Among 4,758 community-dwelling participants in the Atherosclerosis Risk in Communities Study (ARIC), high-sensitivity C-reactive protein (hsCRP) was measured over 20+ years: in midlife at study visit 2 (V2: 1990-1992, 47-68 years); at visit 4 (1996-1998, 53-74 years); and with concurrent late-life 4-meter gait speed at visit 5 (2011-2013, 67-88 years, mean 75 years). We examined associations of late-life gait speed with midlife hsCRP (visit 2 continuous and clinically high ≥3 mg/L), with 20-year hsCRP history from midlife (visit 2 to visit 5 average continuous hsCRP and clinically high ≥3 mg/L) and with inflammation accumulation (visits and years with high hsCRP).

High midlife hsCRP was associated with slower late-life gait speed, even among those without chronic conditions in midlife: -4.6 cm/s. Importantly, sustained high hsCRP was associated with a 20-year slowing of -10.0 cm/s among those who never experienced obesity, diabetes, or hypertension over the 20-year period. Inflammation in midlife may contribute to clinically meaningful late-life slowing of gait speed, even among otherwise healthy-appearing adults. Regular monitoring and interventions for inflammation may be warranted from midlife.


I wonder if exercise and/ or cr diet would minimize or mostly avoid this issue. Thoughts?

Posted by: Robert at June 19th, 2024 5:08 PM

Robert, it certainly can't hurt :)

Ultimately though, no.... The world's fittest people eating a low-inflammatory diet will still develop senescence, immune system decline, and their chronic inflammation will increase.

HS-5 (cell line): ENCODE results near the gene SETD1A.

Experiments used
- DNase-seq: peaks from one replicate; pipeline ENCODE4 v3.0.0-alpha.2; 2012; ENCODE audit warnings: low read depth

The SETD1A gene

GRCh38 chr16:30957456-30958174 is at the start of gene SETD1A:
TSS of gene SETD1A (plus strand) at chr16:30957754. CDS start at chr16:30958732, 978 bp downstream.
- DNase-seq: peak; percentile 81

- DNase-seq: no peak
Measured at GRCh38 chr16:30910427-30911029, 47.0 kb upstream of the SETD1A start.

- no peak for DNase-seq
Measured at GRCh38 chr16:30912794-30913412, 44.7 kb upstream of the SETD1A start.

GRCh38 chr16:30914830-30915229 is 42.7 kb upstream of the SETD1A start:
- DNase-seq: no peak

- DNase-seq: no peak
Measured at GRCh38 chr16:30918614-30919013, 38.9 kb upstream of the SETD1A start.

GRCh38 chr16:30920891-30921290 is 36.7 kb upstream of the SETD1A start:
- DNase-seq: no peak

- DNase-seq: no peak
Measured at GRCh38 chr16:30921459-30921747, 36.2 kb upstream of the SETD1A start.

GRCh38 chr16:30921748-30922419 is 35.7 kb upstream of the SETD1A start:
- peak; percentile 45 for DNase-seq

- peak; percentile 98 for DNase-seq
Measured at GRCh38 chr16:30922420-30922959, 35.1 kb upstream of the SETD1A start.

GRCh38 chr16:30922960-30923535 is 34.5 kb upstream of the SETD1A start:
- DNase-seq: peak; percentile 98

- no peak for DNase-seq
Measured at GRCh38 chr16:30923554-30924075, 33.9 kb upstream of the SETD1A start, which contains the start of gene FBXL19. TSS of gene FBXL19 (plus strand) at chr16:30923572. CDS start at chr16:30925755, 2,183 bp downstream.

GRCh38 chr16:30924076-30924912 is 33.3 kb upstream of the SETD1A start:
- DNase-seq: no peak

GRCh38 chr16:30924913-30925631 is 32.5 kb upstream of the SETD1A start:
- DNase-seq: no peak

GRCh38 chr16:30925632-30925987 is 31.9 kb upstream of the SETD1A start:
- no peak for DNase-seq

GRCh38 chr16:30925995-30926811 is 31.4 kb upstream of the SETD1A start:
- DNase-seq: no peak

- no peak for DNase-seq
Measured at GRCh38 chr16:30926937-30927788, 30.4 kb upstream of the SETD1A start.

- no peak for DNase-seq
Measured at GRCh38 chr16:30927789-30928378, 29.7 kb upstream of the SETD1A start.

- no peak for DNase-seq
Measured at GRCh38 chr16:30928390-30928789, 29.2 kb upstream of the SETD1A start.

Kinda related: https://youtu.be/bax8to_s07Q?si=qVKZm1LLwOzRkYIn
Brian Johnson just took a "Follistatin" gene therapy from a company called miniCircle in Prospera, Honduras: https://minicircle.io/our-therapies/

Posted by: Gregory Schulte at June 20th, 2024 12:17 PM

@ Gregory, yes, for about 20K. I've been putting in notes on some anti aging treatments and may pursue some of these treatments, possibly Peter Diamondis " Fountain" clinic. Peter been advertising his deep dive into some of these treatments.

Posted by: Robert at June 20th, 2024 3:18 PM

Looking at the direction this world is going, I am not sure if trying to extend one's lifespan makes sense or will work.

Between the toxic environment we now all live in, the wars that are being perpetrated, new pandemic viruses and the killer "vaccines" that follow, I think our fate has already been sealed.

In my opinion, just live life to the fullest instead of worrying about how you might be able to live a few more years longer as it likely will all be in vain.

In other words, live for today as tomorrow may never come.

Posted by: Jim at June 23rd, 2024 2:54 AM